or my corpse be torn pitifully limb from limb by dogs or wild beasts,
or that birds of the air eat it up.
For I know with utter certainty,
if this should be my lot,
that I shall have gained my soul as well as my body,
because without shadow of doubt on that last day we shall all rise again in the sun’s own brilliant blaze;
that is, in the glory of Christ Jesus our Redeemer,
as “children of the living God and fellow heirs with Christ,”
still “destined to be shaped in his own image”;
since “from him and through him and in him” we are going to reign.

Chapter 62:
But I beg and beseech all those who believe
and fear God,
whoever comes across this writing
and takes the trouble to read it through,
namely the writing of Patrick, a sinner who, though he was never taught,
wrote it down in Ireland,
that no man ever say, if in my ignorance
I have accomplished any small thing, however trivial,
or if I have shown the way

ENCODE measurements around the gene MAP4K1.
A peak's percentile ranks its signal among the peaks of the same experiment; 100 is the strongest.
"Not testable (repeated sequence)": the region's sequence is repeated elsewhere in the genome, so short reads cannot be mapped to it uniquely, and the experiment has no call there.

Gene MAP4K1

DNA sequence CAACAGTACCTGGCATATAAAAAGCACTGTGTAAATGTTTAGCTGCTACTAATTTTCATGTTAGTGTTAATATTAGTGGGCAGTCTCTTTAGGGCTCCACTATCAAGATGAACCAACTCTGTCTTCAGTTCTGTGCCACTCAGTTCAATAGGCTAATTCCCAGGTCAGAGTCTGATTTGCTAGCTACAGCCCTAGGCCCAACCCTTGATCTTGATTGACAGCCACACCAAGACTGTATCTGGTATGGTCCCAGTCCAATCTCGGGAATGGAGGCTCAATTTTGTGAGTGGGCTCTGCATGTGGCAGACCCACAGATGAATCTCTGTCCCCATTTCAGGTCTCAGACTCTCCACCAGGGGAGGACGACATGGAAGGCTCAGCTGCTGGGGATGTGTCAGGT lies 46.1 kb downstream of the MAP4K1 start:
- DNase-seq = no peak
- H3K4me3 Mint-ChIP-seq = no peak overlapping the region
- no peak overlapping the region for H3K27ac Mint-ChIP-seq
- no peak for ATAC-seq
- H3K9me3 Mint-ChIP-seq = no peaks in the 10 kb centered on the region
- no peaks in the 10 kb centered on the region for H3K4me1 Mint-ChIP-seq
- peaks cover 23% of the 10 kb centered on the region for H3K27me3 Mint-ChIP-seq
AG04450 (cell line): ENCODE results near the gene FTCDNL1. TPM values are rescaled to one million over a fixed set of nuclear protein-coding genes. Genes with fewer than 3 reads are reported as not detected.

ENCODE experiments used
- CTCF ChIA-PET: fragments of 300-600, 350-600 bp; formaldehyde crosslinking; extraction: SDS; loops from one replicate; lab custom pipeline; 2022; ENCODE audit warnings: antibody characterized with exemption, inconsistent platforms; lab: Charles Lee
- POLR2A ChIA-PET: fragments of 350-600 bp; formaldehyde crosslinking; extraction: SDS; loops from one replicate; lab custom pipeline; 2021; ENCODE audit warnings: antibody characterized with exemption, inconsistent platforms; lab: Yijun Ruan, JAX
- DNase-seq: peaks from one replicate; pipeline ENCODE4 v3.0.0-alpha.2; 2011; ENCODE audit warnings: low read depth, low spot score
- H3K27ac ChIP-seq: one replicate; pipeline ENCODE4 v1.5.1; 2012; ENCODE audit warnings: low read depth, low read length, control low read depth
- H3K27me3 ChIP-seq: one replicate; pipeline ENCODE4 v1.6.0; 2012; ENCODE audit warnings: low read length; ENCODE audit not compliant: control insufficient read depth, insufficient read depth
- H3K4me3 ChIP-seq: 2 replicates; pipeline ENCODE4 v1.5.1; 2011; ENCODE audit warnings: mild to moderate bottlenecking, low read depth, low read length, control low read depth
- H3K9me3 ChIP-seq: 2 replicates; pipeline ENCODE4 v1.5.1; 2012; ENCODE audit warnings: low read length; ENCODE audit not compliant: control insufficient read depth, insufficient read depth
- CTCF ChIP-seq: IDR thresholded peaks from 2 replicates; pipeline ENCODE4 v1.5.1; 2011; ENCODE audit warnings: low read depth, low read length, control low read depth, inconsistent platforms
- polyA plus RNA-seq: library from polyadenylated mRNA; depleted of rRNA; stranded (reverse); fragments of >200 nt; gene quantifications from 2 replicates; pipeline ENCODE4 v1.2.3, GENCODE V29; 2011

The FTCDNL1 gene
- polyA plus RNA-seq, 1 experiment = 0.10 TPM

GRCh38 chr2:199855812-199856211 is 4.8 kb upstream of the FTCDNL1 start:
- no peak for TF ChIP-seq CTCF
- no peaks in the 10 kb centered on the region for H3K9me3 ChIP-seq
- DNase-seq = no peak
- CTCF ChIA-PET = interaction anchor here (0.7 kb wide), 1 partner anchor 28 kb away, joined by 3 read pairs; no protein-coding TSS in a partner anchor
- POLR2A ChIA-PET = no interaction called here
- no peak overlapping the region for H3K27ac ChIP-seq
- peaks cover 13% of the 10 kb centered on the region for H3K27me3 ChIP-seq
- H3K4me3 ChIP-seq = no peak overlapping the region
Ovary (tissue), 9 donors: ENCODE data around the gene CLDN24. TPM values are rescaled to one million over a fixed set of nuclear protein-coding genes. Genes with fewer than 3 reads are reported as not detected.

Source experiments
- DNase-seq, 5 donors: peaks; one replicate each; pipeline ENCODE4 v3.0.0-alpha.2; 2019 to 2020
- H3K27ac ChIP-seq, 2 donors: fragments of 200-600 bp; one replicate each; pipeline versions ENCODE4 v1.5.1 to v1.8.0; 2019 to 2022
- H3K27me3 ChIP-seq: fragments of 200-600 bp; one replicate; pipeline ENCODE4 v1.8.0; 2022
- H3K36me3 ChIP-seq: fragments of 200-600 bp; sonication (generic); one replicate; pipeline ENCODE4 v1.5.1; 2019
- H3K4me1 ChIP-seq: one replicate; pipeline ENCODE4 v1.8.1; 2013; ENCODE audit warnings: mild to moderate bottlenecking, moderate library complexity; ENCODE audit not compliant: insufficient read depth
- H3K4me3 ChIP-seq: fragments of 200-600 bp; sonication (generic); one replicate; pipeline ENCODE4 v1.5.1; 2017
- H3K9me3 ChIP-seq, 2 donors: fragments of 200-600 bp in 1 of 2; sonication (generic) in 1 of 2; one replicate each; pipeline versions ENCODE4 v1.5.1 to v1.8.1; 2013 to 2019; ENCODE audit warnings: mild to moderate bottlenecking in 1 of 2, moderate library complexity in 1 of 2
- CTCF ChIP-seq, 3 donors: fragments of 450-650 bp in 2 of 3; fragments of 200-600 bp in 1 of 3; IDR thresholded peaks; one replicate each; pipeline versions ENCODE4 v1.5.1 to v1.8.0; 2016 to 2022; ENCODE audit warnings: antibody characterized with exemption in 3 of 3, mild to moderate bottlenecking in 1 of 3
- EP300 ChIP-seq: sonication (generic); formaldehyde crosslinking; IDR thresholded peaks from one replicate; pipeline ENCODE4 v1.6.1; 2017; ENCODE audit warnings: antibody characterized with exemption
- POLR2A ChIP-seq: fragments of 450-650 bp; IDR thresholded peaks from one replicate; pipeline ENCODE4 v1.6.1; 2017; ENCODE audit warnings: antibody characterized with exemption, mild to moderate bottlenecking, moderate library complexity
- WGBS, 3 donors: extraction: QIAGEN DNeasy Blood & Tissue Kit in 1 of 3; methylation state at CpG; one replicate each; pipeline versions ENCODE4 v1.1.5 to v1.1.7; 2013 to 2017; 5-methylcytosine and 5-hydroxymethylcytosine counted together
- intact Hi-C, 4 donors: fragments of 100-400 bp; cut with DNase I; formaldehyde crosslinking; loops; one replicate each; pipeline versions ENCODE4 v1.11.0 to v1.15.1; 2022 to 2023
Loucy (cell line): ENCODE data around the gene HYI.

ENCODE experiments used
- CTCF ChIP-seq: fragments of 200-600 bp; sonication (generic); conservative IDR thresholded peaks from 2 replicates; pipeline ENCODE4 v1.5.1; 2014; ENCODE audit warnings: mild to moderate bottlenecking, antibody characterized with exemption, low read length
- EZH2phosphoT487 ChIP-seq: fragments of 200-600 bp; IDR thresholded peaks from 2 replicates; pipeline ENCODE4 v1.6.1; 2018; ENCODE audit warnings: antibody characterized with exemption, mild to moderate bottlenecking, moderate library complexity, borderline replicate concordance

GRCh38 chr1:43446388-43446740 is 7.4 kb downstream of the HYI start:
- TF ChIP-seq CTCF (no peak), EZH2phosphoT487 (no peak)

according to God’s good purpose,
that this was my own ignorance at work:
but rather, know and believe it to be the undeniable truth
that it was the gift of God
This is my Confession
before I come to die.


The life of Patrick was an extraordinary one.

And yet one thing he wants to draw our attention to over and over again is that he was just an ordinary man.

But at root, one of the things that seemed to have shaped his life was a view of freedom and slavery.

As an adolescent, Patrick recognized that he was externally free, but he was internally a slave to sin.

Captured by Irish pirates, forced to rely on God and put his faith in him, he realized that while externally a slave, he was now internally free to serve Christ.